1.) A Problem?
NPR reported a story back in June titled “You Can’t Possibly Read It All, So Stop Trying”, and it was all about how you’ll never be able to read all the books you think you will. One must cull or surrender, i.e cull what you know you need to and want to read, and set it aside, or surrender and give up what you know you have no time for. And, while this is true, such a reality is bleak. So bleak it instigates paroxysms in my soul. Let me explain.
Like a lot of readers of this blog and contributors to Vouched, I have a lot of books. And, like you dear readers, I try to get as much reading done as possible. But life intervenes, yes. Also, it’s hard to feel like reading all the time. Eyes tire. Brains fatigue. The charm and shine of an author’s wit declines and fades. You don’t want the joy of reading to resemble a job.
So, of course, when I got married, my wife added even more volumes to the library. Dread crept in. The yawning abyss of shelves and spines lay before me. How will I scale this paper and binding monument of words? A profound bummer: I’ve not been able to read all of them. Probably not even a half; maybe I’ve gotten to a fourth. Ugh.
I’m such a fraud.
Every day the books hold court and find me wanting. Each book is a repository for years and months worth of knowledge and diligence and creativity. And I have failed them all. Which has made me succumb to whoring around with my library. The due diligence of regular reading has devolved into a mere fling I delude myself into believing is a full relationship. I browse around my harem, and I’ll peek inside at the cover, see what epigraphs the author has chosen. Read the first few pages, some from the middle, then—gasp!, yawn—read the ending.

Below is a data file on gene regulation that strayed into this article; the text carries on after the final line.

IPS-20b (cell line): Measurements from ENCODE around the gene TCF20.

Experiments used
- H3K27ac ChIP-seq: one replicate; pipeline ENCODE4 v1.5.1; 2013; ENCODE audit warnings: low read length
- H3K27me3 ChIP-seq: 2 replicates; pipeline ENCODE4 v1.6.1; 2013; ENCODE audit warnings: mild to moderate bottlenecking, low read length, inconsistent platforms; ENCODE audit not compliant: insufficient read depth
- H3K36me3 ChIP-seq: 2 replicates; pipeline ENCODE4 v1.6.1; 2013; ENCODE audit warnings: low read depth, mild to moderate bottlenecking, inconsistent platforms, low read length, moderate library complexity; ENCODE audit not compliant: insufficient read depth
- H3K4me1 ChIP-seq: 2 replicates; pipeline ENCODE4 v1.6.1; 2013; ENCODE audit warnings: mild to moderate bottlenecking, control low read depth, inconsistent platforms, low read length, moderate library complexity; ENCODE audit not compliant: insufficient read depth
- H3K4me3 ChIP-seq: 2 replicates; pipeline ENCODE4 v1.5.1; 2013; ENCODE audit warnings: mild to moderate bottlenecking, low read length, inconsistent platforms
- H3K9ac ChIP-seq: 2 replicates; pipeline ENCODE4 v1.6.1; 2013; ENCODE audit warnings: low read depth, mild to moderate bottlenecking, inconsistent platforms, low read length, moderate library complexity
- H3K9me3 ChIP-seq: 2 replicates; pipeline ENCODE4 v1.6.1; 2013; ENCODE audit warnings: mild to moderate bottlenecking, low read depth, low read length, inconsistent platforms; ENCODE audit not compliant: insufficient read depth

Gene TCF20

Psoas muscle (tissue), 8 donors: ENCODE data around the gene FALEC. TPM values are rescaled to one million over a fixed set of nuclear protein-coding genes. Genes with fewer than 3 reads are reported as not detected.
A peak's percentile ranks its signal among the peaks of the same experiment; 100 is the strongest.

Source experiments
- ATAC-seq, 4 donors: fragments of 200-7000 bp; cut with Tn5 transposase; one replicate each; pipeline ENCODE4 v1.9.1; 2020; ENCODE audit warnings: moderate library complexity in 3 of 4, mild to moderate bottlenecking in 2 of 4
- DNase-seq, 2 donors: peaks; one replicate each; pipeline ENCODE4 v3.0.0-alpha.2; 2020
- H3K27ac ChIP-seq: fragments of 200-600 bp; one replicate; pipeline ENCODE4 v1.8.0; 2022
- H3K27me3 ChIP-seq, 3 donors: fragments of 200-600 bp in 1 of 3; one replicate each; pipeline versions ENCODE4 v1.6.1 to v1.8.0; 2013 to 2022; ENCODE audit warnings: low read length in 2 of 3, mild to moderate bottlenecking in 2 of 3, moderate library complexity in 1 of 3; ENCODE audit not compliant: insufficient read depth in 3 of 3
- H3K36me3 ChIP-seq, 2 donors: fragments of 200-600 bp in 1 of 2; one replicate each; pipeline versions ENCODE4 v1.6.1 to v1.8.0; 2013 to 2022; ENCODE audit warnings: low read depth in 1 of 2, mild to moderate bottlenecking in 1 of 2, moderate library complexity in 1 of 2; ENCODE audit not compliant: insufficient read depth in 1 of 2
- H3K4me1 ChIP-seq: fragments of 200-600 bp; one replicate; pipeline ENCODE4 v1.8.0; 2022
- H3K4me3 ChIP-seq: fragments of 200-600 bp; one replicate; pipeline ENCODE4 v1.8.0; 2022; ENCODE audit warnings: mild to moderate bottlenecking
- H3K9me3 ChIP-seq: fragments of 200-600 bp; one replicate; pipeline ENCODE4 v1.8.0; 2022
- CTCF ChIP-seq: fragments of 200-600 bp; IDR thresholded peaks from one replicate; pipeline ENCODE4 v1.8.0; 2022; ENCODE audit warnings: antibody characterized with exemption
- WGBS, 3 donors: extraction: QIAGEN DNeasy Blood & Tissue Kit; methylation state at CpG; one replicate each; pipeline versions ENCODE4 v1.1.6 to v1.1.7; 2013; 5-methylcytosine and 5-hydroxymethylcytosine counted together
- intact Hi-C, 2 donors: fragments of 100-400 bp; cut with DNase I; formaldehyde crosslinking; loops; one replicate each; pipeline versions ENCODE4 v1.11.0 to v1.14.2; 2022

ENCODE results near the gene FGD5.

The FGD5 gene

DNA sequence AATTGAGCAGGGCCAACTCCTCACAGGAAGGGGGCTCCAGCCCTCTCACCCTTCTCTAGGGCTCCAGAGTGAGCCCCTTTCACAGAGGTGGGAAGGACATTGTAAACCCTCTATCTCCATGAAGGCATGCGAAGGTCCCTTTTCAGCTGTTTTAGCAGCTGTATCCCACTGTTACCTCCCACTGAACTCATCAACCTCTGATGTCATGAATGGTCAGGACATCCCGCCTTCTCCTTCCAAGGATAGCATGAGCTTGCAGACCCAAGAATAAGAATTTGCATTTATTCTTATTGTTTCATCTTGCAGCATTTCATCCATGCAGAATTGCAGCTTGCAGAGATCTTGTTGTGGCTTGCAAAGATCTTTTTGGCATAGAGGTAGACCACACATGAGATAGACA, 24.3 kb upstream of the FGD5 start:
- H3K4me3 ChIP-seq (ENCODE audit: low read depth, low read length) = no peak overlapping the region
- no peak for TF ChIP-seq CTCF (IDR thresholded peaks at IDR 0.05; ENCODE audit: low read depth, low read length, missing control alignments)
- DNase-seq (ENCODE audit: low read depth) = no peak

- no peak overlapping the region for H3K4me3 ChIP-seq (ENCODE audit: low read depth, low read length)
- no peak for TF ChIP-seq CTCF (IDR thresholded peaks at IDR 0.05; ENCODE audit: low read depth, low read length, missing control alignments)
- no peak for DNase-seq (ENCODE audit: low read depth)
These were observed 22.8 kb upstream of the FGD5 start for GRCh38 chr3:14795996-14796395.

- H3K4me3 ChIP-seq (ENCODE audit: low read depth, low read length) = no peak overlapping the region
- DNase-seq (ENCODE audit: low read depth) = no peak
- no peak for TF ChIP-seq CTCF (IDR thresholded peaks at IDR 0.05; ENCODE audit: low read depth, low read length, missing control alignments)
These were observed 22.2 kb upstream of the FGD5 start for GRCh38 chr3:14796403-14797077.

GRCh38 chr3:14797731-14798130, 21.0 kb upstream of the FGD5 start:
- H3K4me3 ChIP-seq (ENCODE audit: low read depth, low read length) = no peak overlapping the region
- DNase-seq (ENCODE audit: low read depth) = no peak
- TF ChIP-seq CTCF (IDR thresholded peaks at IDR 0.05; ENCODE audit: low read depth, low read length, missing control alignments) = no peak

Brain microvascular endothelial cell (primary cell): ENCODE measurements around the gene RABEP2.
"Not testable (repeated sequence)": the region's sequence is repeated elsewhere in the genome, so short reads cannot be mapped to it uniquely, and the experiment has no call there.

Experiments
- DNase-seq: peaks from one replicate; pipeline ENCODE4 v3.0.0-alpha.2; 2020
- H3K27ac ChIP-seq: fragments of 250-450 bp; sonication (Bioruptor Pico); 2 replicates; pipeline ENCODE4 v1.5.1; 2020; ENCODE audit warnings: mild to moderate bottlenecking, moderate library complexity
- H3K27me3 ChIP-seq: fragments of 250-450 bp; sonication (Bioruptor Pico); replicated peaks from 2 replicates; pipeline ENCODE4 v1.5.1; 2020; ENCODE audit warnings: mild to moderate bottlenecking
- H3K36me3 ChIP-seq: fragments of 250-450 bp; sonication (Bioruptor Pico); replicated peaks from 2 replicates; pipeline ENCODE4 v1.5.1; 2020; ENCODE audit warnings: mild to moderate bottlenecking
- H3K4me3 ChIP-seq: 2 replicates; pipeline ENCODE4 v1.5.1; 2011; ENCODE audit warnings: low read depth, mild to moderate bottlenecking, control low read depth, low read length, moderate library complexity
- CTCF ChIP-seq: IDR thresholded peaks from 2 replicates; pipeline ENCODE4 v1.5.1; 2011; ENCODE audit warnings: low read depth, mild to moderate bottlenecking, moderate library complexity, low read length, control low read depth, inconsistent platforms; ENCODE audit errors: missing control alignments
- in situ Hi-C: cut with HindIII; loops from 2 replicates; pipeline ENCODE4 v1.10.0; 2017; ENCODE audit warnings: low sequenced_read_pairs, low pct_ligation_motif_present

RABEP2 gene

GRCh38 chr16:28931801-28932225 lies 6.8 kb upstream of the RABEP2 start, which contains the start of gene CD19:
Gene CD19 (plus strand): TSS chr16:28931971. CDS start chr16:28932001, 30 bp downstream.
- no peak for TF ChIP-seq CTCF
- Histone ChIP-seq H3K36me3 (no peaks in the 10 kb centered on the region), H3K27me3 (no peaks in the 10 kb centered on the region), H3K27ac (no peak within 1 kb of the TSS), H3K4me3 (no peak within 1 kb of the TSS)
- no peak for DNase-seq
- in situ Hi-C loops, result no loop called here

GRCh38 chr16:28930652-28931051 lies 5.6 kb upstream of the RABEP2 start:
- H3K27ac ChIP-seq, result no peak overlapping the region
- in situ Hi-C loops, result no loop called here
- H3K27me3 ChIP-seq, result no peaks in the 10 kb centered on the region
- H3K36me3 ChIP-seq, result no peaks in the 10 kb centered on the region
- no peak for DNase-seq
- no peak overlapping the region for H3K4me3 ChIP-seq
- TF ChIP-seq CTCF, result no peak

I’m Twitterfying my reading habits. Reducing my intake to a 140 characters here, a 140 characters there. Everything calls my name: RSS feeds, blogs, aggregator sites. What wins? Mediocrity. What do I gain? Breadth of scope and lack of depth.
Of course, it’s my fault. I’ve not sharpened my post-post-modern skills as a new-fangled reader. Why do I keep buying more books? How can this add to my sanity? What’s the point? As my friend Greg once said to me, “I don’t want to miss out on the party.” Exactly.
Entropy is a real thing, people, and the signal to noise ratio is unnerving.
In the 1980′s science serial, Cosmos, Carl Sagan showed that if one was to read a book a week, and if that person was to live to an average age of 80 or so, one will only read a few thousand in a lifetime. This is a fractional percentage—a fearsomely minute number—of all that’s available out in the stacks. The trick, Sagan says, is to know which books to read. Alas.